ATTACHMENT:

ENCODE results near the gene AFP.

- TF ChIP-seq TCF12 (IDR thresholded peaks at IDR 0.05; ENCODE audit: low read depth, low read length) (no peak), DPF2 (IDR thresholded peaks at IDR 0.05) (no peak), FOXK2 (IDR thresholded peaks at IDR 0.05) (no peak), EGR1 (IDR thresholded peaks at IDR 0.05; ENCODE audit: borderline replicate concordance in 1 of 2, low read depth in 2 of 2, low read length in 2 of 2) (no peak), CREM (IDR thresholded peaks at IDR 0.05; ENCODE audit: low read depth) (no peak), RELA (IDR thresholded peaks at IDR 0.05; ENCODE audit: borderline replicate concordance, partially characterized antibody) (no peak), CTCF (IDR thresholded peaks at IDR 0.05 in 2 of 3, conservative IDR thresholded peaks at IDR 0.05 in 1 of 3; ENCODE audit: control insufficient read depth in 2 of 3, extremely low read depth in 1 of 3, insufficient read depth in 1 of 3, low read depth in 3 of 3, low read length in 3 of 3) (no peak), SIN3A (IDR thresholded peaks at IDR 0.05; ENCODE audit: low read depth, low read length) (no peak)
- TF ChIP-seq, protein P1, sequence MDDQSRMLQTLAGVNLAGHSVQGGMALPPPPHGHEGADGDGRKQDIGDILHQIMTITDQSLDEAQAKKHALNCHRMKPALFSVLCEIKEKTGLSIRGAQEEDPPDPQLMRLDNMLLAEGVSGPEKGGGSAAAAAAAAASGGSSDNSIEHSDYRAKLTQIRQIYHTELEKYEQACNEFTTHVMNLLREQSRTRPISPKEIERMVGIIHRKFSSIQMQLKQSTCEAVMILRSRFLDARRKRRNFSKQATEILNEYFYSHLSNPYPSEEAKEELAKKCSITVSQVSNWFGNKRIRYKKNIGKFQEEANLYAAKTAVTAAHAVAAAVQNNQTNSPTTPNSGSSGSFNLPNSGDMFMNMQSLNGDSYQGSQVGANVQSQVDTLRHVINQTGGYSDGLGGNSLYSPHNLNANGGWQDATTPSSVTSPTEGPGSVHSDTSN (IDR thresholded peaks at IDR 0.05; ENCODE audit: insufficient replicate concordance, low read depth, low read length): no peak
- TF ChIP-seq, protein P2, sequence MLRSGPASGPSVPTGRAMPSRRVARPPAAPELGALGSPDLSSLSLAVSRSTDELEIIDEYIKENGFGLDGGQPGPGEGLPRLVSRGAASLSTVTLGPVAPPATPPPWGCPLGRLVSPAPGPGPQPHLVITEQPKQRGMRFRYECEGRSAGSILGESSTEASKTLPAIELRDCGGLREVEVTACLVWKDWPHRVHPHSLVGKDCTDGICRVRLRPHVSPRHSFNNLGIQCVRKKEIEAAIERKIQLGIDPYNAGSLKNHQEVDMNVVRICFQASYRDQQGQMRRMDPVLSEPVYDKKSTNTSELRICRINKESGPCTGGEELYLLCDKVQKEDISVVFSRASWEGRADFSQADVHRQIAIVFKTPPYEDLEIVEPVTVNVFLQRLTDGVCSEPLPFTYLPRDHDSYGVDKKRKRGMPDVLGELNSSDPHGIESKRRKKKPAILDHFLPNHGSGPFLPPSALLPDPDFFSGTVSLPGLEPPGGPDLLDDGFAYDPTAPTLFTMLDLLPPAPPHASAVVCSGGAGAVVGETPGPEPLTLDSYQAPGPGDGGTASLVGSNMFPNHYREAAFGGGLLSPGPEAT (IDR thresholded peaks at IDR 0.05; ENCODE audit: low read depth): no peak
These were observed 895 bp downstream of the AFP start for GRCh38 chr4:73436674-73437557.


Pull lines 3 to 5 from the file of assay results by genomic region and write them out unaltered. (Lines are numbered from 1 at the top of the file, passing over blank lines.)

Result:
- TF ChIP-seq, protein P1, sequence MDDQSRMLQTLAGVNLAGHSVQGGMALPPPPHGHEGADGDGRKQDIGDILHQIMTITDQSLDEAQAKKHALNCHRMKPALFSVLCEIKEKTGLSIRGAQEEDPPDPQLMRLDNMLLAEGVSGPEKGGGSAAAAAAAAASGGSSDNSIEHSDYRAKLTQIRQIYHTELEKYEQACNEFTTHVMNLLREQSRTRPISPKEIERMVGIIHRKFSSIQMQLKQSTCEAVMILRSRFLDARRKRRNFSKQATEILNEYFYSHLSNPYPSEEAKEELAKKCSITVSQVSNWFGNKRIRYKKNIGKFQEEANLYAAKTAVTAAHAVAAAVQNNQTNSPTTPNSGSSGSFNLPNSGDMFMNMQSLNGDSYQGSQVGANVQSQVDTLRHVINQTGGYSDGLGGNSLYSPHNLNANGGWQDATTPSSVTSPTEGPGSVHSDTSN (IDR thresholded peaks at IDR 0.05; ENCODE audit: insufficient replicate concordance, low read depth, low read length): no peak
- TF ChIP-seq, protein P2, sequence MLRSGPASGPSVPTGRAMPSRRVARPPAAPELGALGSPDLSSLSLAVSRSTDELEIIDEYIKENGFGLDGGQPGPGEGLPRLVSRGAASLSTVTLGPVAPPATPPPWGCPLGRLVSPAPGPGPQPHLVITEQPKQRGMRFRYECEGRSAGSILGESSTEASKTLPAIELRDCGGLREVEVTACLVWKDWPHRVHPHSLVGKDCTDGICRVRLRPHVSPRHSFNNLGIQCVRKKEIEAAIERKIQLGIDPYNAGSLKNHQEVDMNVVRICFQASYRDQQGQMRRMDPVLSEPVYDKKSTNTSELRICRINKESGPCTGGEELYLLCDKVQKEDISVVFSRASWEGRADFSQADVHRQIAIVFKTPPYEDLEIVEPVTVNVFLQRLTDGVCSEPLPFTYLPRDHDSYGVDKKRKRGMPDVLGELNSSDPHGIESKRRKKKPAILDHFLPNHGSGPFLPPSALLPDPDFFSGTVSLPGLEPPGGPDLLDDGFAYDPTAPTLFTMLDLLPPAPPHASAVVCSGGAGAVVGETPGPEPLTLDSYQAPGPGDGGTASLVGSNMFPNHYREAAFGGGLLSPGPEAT (IDR thresholded peaks at IDR 0.05; ENCODE audit: low read depth): no peak
These were observed 895 bp downstream of the AFP start for GRCh38 chr4:73436674-73437557.